About Mount Mulanje

The impressive Mt. Mulanje standing at over 3,000 metres above sea level is the highest mountain in tropical southern Africa. The unique ecology of this isolated inselberg has been recognized by its proclamation as one of few International Biosphere Reserves south of the Equator.

Mulanje Mountain is more than barren rock. Covering an area of 640,000 hectares within both Mulanje and Phalombe districts, the reserve has a diverse range of ecological zones from rainforest to alpine, with a very rich range of habitant endemic plant and animal life. Globally it is an ecological site.  The famous Mulanje Cedar (Widdringtonia Whytei) dominates the high altitude forest and is Malawi’s national tree. The forests and woodlands are vital for watershed protection and is the catchment of headwaters for nine strong rivers in the two districts.  The mountain also represents an important source of resources like firewood, grass (for thatching), water, timber, animals, and fruits.  Close to a million people have their livelihood dependent on resources from the Mountain and the Reserve.  To underscore the importance on this resource, the government of Malawi gazetted Mulanje Mountain Forest Reserve as a protected area in 1927.

What is on Mt. Mulanje?
Mt Mulanje is scenically spectacular, the vistas of rugged peaks and plunging waterfalls, are complimented by the breathtaking panoramas over the surrounding plains. The great variety of wild flowers makes Mulanje a visual delight anytime of the year. During the rains from December to April, the plateaux are a riot of colour from the abundant orchids everlasting and gladioli among many others.

Animals may also be seen of the mountain, though most are shy and elusive like the rarely seen leopard, klipspringer, bushbuck, and forest duiker. The birdlife of this afro-montane habitat is rich with many specials to be seen from the impressive crowned and black eagles to Malawi’s only endemic, the yellow-throated apalis. There are two dwarf chameleons, several geckos and skinks, which are found on Mulanje and, in the streams, fish have been found that also occur nowhere in Malawi.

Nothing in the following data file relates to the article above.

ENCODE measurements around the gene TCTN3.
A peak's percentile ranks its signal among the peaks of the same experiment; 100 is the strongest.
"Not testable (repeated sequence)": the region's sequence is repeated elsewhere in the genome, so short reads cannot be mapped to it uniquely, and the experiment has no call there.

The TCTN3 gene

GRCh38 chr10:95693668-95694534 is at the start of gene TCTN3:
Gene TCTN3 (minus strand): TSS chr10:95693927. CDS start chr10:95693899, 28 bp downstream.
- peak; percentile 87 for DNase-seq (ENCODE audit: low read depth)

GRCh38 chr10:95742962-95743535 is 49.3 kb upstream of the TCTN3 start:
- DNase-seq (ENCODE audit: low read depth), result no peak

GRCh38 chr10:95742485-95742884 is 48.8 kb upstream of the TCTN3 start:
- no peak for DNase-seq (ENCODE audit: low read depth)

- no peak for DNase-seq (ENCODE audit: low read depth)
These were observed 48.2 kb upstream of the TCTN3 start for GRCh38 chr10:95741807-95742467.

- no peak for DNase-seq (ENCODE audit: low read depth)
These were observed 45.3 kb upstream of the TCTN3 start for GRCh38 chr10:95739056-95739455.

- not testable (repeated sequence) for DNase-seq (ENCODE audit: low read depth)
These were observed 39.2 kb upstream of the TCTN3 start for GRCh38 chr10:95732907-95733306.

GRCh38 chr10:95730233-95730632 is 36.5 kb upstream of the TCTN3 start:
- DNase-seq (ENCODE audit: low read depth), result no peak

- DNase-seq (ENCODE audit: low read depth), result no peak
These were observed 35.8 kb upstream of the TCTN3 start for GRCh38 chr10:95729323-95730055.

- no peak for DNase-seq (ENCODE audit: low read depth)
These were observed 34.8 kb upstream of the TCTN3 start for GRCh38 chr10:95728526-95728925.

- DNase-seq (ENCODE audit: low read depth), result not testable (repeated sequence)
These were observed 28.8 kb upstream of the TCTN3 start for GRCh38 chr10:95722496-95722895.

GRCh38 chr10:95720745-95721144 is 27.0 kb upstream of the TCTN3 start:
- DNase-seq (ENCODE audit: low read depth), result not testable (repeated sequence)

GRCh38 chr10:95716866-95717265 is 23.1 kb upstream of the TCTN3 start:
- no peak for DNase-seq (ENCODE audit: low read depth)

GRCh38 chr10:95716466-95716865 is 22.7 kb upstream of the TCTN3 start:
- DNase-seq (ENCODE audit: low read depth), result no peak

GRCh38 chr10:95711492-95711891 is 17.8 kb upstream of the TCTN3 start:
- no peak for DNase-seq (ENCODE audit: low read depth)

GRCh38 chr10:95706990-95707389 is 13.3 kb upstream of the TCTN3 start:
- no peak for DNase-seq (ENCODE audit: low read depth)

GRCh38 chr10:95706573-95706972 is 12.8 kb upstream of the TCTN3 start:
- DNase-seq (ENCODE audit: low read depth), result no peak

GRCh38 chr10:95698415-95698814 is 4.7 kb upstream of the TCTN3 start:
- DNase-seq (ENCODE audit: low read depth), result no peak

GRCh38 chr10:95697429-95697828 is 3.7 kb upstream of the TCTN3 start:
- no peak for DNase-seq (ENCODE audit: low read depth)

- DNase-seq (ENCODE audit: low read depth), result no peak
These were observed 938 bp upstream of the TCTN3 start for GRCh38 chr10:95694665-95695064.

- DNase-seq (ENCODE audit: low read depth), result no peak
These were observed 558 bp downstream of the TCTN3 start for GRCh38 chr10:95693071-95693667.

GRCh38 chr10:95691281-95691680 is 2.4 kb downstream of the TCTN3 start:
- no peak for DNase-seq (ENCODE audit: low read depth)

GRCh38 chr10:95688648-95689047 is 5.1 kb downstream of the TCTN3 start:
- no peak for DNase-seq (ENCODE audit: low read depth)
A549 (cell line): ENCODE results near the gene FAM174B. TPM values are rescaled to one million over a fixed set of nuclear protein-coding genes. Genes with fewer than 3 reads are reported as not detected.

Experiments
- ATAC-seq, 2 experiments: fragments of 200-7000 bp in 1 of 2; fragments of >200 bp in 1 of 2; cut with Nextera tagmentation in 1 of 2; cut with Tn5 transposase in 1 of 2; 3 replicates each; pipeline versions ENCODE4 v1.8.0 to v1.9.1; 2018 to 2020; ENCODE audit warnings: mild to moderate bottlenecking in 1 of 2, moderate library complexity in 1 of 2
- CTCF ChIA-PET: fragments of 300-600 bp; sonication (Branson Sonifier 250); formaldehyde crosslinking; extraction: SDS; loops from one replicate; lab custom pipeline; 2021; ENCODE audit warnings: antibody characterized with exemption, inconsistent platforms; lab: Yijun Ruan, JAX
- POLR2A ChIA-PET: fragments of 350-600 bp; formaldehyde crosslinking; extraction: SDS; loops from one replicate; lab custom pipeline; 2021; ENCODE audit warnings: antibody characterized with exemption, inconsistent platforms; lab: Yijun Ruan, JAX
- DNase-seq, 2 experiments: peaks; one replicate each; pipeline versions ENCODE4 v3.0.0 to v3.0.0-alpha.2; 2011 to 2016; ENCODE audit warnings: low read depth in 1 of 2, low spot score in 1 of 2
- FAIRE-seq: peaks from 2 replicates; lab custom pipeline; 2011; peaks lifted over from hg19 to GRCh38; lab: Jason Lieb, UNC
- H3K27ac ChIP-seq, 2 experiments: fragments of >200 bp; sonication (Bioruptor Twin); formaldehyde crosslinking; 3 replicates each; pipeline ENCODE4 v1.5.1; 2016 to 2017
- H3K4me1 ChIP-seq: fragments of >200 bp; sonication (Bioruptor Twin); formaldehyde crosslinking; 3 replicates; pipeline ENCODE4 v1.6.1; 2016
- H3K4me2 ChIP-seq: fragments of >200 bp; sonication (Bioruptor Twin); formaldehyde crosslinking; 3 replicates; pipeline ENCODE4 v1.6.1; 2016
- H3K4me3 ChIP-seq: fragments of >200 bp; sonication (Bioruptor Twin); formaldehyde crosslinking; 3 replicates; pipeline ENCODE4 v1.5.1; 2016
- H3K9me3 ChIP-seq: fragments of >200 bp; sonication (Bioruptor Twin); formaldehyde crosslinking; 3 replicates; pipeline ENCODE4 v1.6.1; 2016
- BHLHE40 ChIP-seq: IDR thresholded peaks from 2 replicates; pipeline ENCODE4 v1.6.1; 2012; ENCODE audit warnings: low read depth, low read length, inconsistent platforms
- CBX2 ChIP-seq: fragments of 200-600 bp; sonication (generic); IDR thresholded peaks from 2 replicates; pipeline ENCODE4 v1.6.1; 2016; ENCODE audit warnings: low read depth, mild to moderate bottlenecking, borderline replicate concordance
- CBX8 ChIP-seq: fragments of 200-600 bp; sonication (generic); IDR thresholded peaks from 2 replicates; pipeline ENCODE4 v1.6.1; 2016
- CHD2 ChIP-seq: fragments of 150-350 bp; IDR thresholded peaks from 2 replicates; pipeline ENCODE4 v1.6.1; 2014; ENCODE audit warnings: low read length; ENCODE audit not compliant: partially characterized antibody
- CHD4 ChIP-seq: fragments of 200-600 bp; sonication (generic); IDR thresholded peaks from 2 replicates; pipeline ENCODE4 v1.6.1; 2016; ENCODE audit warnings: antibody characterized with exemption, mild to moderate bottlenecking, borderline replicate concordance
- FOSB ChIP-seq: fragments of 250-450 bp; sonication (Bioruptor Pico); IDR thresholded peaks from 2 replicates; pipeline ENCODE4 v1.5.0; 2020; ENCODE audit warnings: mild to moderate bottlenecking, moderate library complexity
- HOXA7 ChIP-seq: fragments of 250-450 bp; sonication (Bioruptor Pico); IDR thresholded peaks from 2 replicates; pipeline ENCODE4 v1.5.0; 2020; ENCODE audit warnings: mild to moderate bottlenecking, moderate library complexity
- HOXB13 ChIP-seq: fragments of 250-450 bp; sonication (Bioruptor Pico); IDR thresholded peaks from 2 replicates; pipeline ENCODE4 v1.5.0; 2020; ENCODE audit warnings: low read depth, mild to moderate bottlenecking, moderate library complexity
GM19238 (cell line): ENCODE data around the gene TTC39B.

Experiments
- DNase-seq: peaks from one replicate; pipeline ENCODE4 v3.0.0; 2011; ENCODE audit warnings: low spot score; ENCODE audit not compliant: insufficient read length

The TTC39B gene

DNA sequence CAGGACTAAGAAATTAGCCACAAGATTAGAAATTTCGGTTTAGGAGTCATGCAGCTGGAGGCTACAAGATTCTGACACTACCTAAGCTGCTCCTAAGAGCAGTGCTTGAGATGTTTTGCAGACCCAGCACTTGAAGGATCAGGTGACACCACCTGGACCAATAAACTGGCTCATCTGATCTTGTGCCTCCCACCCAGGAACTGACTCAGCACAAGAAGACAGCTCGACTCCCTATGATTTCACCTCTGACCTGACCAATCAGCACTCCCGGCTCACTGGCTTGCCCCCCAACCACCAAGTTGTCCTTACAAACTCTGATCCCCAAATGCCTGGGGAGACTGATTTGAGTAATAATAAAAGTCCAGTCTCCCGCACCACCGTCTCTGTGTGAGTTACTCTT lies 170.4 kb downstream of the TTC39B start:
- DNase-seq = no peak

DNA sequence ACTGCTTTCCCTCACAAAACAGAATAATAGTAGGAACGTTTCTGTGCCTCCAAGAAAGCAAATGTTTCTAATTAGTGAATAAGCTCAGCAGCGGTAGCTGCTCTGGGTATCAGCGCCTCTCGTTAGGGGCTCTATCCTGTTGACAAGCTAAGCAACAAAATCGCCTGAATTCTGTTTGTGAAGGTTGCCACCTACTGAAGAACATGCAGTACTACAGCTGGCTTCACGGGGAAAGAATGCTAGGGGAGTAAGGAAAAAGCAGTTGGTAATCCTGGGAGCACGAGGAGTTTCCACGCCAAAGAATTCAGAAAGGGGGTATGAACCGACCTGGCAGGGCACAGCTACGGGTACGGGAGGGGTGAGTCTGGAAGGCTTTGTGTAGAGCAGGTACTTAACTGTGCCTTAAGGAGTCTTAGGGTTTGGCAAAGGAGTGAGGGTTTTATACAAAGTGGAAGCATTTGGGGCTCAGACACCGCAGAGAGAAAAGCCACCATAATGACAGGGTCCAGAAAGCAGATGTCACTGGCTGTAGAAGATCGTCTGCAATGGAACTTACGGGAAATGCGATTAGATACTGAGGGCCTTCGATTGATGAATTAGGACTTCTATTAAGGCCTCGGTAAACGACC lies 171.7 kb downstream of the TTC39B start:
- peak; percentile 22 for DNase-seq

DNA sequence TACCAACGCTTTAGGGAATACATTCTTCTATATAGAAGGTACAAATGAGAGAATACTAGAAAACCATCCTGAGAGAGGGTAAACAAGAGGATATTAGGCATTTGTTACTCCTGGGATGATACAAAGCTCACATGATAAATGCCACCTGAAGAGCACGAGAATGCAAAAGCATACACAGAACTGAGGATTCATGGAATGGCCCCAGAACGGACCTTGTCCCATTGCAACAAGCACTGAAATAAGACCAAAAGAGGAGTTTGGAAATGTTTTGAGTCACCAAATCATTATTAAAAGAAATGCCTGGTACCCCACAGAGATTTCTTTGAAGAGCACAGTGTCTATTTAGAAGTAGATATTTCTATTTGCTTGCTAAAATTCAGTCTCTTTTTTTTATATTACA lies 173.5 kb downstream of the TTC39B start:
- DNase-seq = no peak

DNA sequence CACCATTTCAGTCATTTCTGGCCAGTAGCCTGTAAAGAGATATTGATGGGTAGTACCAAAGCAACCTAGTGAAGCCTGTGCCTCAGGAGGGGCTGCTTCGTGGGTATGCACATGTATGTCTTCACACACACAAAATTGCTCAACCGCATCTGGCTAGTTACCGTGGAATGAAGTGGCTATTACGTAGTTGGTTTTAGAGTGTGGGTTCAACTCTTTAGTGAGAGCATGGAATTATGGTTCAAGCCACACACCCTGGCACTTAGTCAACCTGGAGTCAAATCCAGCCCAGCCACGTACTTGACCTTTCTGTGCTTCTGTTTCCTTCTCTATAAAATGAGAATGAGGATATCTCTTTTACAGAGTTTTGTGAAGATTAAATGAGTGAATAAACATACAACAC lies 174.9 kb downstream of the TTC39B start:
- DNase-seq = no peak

For lovers of the outdoors, Mulanje offers spectacular hiking, scenery, bird watching, wild flowers, peaks to climb, fly-fishing, invigorating swimming and for the really adventurous, serious rock climbing – the west face of Chambe peak hosts the highest rock climb in Africa with some 1,700 metres of technical climbing.

For visitors daunted by the prospect of climbing many thousands of feet onto the mountain, heavily laden with supplies and perhaps apprehensive about navigating the trails and climbs, help is at hands. Strong and willing young men from the local villages will carry your pack for a modest charge and some who know the mountain intimately, can guide you from hut to hut or to the summits of the highest peaks. If you are not familiar with the mountain or wish to climb any of the peaks, it is strongly advised to hire a guide.